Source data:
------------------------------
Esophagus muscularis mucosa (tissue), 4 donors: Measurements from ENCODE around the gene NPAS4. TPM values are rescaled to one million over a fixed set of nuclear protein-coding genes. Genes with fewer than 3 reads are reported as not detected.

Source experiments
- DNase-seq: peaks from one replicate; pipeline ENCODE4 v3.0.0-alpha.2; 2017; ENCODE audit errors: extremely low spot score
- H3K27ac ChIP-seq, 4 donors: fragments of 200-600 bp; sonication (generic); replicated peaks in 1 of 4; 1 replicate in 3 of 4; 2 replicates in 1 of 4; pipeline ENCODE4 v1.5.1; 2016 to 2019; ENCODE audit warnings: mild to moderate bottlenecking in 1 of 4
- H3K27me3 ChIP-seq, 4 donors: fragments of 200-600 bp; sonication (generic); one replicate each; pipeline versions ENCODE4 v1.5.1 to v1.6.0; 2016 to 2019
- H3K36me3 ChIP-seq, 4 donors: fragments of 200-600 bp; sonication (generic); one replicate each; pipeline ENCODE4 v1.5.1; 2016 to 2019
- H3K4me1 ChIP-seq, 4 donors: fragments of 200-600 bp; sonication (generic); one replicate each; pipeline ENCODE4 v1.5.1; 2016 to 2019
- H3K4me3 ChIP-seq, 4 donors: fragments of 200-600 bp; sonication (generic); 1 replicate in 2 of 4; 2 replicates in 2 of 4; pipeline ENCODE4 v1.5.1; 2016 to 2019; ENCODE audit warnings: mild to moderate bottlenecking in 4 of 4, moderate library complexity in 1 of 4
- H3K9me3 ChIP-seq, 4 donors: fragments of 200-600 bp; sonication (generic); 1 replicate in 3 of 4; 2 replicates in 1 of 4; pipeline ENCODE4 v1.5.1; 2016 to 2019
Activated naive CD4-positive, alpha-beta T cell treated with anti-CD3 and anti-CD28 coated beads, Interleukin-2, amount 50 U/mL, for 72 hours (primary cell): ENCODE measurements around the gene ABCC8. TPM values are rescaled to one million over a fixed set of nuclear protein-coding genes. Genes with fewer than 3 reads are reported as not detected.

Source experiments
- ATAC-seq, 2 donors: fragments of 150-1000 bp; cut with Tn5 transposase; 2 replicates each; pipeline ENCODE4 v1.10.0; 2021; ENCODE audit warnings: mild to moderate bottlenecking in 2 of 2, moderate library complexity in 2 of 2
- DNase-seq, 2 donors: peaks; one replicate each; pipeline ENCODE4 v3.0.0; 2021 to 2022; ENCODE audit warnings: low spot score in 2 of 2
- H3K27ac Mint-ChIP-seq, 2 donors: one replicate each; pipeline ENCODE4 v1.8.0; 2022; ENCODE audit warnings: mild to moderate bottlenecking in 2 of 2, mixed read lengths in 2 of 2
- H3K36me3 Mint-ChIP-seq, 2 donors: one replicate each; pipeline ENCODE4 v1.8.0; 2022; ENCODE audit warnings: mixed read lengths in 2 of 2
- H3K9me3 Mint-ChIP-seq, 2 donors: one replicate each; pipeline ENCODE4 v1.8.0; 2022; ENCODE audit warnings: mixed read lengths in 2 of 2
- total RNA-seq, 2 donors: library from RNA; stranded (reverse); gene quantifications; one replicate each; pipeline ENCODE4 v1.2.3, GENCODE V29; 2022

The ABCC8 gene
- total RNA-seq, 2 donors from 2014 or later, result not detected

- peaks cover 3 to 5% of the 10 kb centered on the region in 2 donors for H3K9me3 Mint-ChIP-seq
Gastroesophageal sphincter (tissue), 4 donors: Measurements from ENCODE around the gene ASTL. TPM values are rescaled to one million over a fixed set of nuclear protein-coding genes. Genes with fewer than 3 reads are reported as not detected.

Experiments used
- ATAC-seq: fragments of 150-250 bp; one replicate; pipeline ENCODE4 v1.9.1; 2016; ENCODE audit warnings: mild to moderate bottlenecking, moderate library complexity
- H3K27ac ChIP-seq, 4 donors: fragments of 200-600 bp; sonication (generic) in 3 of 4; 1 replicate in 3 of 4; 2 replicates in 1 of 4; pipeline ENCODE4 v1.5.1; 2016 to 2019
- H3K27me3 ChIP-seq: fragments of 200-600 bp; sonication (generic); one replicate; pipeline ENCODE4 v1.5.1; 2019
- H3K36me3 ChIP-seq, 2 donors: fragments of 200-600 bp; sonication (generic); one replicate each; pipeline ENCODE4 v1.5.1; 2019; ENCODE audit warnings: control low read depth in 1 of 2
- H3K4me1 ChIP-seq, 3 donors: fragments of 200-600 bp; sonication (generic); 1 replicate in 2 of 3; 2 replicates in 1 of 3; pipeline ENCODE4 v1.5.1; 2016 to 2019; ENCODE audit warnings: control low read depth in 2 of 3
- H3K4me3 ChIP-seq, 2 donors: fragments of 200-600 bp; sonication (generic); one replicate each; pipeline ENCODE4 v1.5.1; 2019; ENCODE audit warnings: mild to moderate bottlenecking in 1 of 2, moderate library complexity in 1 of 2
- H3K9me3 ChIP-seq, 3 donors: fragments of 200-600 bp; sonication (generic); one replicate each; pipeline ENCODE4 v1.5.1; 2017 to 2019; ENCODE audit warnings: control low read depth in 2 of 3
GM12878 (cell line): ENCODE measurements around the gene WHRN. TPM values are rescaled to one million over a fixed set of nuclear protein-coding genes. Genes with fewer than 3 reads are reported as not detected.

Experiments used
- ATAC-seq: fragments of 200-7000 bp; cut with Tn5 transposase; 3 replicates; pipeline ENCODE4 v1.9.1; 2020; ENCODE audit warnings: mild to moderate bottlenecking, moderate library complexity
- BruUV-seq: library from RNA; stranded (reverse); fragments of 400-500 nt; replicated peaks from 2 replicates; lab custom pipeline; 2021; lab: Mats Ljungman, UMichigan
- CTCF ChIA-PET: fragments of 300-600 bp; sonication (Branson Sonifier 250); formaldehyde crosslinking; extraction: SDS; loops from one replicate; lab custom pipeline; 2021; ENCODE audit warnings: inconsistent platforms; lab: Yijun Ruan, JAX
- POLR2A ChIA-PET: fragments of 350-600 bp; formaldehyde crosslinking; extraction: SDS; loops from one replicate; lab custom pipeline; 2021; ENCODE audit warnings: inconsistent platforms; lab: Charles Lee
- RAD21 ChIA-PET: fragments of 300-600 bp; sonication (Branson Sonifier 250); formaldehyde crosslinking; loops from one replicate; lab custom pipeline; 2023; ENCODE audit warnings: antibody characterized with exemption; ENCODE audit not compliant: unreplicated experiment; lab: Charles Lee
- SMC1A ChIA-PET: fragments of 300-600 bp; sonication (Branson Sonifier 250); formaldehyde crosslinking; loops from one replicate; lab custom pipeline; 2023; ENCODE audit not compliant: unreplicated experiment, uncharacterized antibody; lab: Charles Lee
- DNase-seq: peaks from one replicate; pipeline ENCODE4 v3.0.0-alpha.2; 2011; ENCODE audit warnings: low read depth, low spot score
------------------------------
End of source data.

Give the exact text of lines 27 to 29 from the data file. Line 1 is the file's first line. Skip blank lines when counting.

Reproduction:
- H3K4me1 ChIP-seq, 3 donors: fragments of 200-600 bp; sonication (generic); 1 replicate in 2 of 3; 2 replicates in 1 of 3; pipeline ENCODE4 v1.5.1; 2016 to 2019; ENCODE audit warnings: control low read depth in 2 of 3
- H3K4me3 ChIP-seq, 2 donors: fragments of 200-600 bp; sonication (generic); one replicate each; pipeline ENCODE4 v1.5.1; 2019; ENCODE audit warnings: mild to moderate bottlenecking in 1 of 2, moderate library complexity in 1 of 2
- H3K9me3 ChIP-seq, 3 donors: fragments of 200-600 bp; sonication (generic); one replicate each; pipeline ENCODE4 v1.5.1; 2017 to 2019; ENCODE audit warnings: control low read depth in 2 of 3